The future is as bright as your hope

Someone during general conference said this. I think he was quoting President Monson, and I think the actual quote is “The future is as bright as your faith.”

The actual quote–in my limited experience–is 100% wrong. It adds to the confusion of hope and faith (which are separate and individual) without really helping the hearer understand what is meant.

Faith is necessary, of course. But if the future is to be bright, faith does not provide the light. It provides the why, not the means.

Hope provides the light. When languishing in darkness, faith can exist (for me it always did), but I was completely without hope. I had no light because I had no hope. Faith provided cognitive understanding of what God could do, but it provided no expectation that He would.

Let go and let God

Once upon a time, Nephi Guymon (yes that’s his real name, check out @nephiguymon on twitter, he’s freaking hilarious) and I were missionaries. On a daily basis, we offered hope to people who would accept additional truth in their lives.

We often met with a lady named Brenda. (There are tons of jokes that go with that, Nephi knows, but today is a serious memory of her.)

For the record, Brenda was more than a little off her rocker–in our naivete, we chose not to see that immediately–and had her brain more than a bit addled by prior drug use.

However, she’d often tell us “Let go and let God.” She’d just repeat it over and over. As a grammarian, I never really got it. Honestly, I still don’t. It is a phrase that needs completing: “let God ___[what?]___”

I’ve been thinking about the phrase recently. I’m not sure I understand it much better, but perhaps if I complete the phrase with “let God be in charge” it makes more sense.

The last ten months have been an exercise in this for me. I’ve had about zero control over the course of my life, and that has completely startled me and left me pretty without hope. Many times I’ve had to let go of the control I wanted to exercise and just let God ______. Honestly I have no idea what He’s done with the control I’ve given Him. I may not know for a while. But I know He does stuff. That’s the benefit of leaving the blank space; something is happening; I just have to trust it.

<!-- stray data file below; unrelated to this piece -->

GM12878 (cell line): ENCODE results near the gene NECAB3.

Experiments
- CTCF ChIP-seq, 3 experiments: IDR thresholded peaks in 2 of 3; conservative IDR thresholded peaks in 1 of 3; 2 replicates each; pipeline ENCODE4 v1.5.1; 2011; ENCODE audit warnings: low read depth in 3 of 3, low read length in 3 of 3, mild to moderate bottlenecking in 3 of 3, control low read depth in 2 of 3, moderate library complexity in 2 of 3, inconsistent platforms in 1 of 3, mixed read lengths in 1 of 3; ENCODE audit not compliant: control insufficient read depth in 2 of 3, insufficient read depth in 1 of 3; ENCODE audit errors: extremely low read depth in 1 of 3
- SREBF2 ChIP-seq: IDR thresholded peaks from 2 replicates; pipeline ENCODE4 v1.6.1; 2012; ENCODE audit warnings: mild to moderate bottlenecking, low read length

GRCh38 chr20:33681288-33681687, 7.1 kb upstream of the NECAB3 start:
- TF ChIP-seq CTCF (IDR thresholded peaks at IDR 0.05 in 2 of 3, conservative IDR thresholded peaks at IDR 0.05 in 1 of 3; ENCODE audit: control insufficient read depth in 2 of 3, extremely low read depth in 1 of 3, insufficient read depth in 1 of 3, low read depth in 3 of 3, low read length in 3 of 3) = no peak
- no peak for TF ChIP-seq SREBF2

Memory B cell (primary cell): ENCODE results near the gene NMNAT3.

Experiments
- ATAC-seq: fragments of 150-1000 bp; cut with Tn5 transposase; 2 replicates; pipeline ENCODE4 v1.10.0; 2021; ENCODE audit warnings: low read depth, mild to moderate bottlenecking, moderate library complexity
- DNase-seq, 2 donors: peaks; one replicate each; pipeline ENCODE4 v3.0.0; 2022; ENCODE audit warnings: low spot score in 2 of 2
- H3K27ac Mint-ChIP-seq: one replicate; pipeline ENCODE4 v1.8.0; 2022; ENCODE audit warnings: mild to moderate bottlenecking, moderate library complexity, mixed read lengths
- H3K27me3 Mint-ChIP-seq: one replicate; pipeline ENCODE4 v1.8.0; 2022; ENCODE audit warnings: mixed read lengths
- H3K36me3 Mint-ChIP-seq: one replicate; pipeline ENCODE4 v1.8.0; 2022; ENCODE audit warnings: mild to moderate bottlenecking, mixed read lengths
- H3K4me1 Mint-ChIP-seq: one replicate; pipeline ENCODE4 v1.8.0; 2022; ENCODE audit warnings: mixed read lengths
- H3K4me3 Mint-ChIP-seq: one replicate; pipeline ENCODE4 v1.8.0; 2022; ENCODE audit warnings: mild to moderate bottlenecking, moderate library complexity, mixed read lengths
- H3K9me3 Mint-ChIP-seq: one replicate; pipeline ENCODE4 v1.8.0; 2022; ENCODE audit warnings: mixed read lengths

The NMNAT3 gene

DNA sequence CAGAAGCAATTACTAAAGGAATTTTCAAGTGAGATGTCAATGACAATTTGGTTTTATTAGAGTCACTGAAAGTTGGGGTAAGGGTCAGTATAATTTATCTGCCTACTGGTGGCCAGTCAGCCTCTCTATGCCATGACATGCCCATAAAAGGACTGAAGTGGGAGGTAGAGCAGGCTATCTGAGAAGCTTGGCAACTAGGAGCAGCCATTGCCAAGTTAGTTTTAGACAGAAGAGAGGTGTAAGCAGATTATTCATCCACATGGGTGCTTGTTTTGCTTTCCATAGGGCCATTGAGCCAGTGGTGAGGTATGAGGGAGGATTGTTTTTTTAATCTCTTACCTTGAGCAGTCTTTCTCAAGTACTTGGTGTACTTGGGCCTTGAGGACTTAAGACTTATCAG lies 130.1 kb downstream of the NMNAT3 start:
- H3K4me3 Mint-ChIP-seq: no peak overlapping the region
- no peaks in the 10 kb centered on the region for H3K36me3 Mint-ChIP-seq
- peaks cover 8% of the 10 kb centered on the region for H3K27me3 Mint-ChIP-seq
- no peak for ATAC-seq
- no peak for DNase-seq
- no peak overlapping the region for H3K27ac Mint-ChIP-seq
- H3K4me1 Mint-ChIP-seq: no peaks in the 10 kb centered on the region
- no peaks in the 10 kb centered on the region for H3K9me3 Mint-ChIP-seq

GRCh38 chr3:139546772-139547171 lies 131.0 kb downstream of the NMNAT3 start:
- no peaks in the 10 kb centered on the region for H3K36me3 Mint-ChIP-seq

Some things have surfaced, so I could see what He’s done and some of the purposes of my endurance (I hate that word: “overcoming” is my goal), but much of the time I’m left with a blank in the “let God _____” category. I don’t know what He’s done.

So I say this different than did Brenda. Her phrase was final: “Let go and let God.” Mine is open-ended. Let go and let God ______.

Benefits of depression: Isolation of hope

Lots of scriptures reference faith, hope, and charity. Many talks from smart people also reference these three things. Charity is obvious, and Paul indicates in his epistle the the Corinthians, that charity is the greatest of these. 

However, I’ve rarely heard a good explanation of the difference between faith and charity. Often they come hand in hand or are referenced together. Nearly as often faith is referenced alone with no connection to hope. 

This inability to separate these two things–which was seriously bugging me around the end of 2012–caused me to make hope a subject of study for the first month of 2013. 

I’ve consistently been taught about hope since that time. For many months it was hope for certain things, for the last year or so, it’s been focused on maintaining any type of hope. 

As depression took over and darkness descended over me, I began to recognize the distinct separation between faith and hope. I had faith, I knew God could remove the horrible, smothering around me. He is omnipotent, He could do it. He is omniscient, He knew what I was going through. 

But I had no belief that He would. That lack of belief was the stark absence of hope. I knew release was possible, but I didn’t think it would come. I really knew it wouldn’t come. There was going to be no release from what I was in. 

At some point, that belief in the possibility of release grew. It was a slight point of light in the darkness of my future. Hope began to exist in my mind. I had a slight hope for some type of release, for salvation from the dark, musicless hell I was in. 

Hope didn’t grow quickly. Hope didn’t come except as I desired it. 

My faith never waivered. It wasn’t affected in the depth of what I experienced. 

Hope was nonexistent. Then I had a grain. Seeing that difference helped me realize how faith and hope are difference. 

My depression isolated hope from everything else. It helped me see how hope is expressly unique. 

Benefits of depression: Recognition of depth of faith

I don’t miss my depression. A friend of mine writes he misses his. That certainly would not be something I would ever say outright. Being at the depth of a canyon filled with heavy water is not a place to which I want to return. 

But I learned things about myself during that time. Things I likely would not have learned in an easier way.